There are few things as painful as hearing your own parents laugh (or facepalm) when you say that you want to become a writer for a living. There are few things as painful as other departments in university mocking you and your classmates because your course isn’t ‘serious enough.’ And it certainly hurts even more to know that you are studying for a three-year degree that will most likely bring you nowhere.
I graduated in Communications and, for those of you who may not know it, Communications is labelled as one of the easiest courses in my dear Sicilian hometown. But I didn’t do it because it was easy. And I didn’t do it out of hipsterism, to prove people wrong. I did it because I knew it was the right way for me, a weird but necessary step in getting where I really wanted.
Fast forward a few years, and my dreams haven’t changed. I still want to publish a novel, write a film or a video game, and I still want to make a living with my writing. Except this time, at least to an extent, I’ve already started to live off my craft. And I can be the one boasting my job in the face of those who have been stuck in the same rut for the last 30 or 40 years.
It’s hard to ignore that spark. Some do, and are filled with regret for the rest of their lives. I chose not to.
If you’re reading this, I know you know what I’m talking about. We all had that at some point. The Spark, I call it. The sudden moment of realisation, the day and hour and minute and down to the precise second when you realised what your path was in life. It could have been while colouring a drawing for your mom, editing a video for your sister, experimenting with computers at school. It could be any of these and more. But you can most likely remember the exact moment when you stopped and said: “I want to do this for the rest of my life.”
You can certainly remember the exact moment when you stopped and said: “I want to do this for the rest of my life.”
I’m not going to bore you with the stupid story of when I had my Spark. It’s quite unoriginal and there’s nothing poetic about it. I'm sure yours wasn't too filmic either. But there’s nothing wrong with that. Not all sudden resolutions have to look like they happened in a film. In truth, we are the directors of our own memories, and we are pretty good at that. What’s important is that it was meaningful to you.
And if you are reading this, I think it was.
Image credit: Stuart MacKay
Why I chose creativity
As a pretty complicated introvert, I have recently come to realise that the ultimate form of respect you can pay to a hobby is when you start to emulate it. Creativity is the ultimate expression of humanity after all, and if you love a certain thing, you will most likely want to show your love by creating something about it.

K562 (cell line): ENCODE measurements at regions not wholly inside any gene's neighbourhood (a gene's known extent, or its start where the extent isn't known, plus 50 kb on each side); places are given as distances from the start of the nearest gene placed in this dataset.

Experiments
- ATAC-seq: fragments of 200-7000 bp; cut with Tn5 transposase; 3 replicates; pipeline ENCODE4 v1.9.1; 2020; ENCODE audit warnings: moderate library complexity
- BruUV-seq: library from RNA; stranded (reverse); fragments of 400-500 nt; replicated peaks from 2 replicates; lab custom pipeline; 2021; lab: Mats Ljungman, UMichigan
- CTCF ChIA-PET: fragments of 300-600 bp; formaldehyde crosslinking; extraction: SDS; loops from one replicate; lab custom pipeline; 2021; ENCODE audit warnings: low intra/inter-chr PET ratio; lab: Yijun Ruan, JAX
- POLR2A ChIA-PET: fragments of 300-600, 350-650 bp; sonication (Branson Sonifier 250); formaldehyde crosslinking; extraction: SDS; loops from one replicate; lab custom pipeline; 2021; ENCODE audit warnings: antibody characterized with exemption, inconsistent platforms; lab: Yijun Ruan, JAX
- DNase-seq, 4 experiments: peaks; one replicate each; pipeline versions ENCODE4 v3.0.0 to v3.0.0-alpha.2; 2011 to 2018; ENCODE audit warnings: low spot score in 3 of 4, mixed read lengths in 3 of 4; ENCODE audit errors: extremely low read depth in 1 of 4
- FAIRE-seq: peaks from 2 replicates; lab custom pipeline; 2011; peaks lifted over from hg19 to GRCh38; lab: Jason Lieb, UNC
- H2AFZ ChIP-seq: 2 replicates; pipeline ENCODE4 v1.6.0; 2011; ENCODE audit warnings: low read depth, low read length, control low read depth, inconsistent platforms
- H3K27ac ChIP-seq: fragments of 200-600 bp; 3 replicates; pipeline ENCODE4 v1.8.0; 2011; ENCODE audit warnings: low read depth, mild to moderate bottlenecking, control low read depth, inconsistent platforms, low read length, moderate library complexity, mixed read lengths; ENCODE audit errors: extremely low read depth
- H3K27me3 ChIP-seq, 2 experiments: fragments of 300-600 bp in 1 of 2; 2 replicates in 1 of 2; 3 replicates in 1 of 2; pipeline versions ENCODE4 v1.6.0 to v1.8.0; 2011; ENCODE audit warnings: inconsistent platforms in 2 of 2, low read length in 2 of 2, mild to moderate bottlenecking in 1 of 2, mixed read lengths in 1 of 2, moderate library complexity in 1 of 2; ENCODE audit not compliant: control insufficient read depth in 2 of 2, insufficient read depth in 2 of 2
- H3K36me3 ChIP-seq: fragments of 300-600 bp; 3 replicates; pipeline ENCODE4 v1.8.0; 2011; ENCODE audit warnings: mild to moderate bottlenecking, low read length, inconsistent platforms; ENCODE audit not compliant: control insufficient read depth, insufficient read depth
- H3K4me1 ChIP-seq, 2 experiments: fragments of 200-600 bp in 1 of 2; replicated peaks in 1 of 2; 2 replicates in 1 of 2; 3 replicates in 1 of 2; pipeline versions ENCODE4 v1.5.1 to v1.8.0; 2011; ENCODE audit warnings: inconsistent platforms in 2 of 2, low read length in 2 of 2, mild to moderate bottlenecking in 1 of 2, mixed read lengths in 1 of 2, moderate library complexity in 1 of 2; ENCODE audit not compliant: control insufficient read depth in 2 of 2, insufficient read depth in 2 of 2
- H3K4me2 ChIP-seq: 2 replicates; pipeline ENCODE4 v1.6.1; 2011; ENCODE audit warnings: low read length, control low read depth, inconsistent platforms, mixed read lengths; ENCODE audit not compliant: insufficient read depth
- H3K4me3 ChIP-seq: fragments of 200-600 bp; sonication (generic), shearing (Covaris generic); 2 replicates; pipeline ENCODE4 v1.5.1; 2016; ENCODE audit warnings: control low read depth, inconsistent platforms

That’s why fan arts are born. That’s why books build on previous literature to build a brighter future for mankind. That’s why films try to capture a certain side of reality. And that’s why I love telling stories.
The rush that you get when you realise you are reimagining reality into a piece of creative work is unparalleled to me. Nothing, to me, feels as good as creating stuff. Be it a piece of code that works (man if I love that), an artwork that looks nice, a story that makes my sister cry every time she reads it.
When I realised writing could change the world, I jumped on the wagon with all my dreams and ambitions and have been riding that train ever since.
And I have never looked back once.
Why I would do it again
This world is full of sceptics. People who feel quite happy dragging you down with them, just because they never made it themselves. But creativity taught me resilience, just like video games – it taught me to keep banging my head against the wall until it breaks, or until it breaks me. And if the latter happens, it taught me to pick myself up from the floor, put the pieces back together, and keep going at it.
There is a certain kind of greyness about people who don’t create for a living. I can’t tell what it is, and I don’t want to sound full of myself when I say so – they just don’t seem as colourful. Creativity gives you a rush of life, whether you be an introvert or an extrovert, and that rush of life you are just able to communicate to the rest of the world somehow.
There is a certain kind of greyness about people who don't create for a living
Creativity makes your mind elastic and active. It gives you ambition, it pushes you to want more, and more, and more until you either reach the goal or find a way to adjust your scope. And in that, creativity also makes you a better person.
And most certainly a better human.
Image credit: Juice
Why I will never stop choosing it
That is why I don’t like holding any kind of grudge. That is why I don’t fuel conflict, rather I mend it and try to get to the core of the matter. Creativity taught me there will always be another way.
Being into creativity and in the creative industry just feels right for me. It always did, and I’m sure it will never stop being so. Creativity is the warmth of your home after a bitter winter night. It is like that for many, and for many it was and always will be a lifesaver. All of these professionals with an impostor syndrome, all of these leaders with a kind heart, all of these artists with a beautiful voice and an amazing story to tell the world – where would they all be, without creativity? Where, if not in the creative industry?
I’m not surprised that most of the creative professionals I interview for Creativepool will tell me “they wouldn’t know what to do without their craft.” I don’t think they’re lying. If anything, they’re being brutally honest with themselves.
Certainly way more than most of us can be.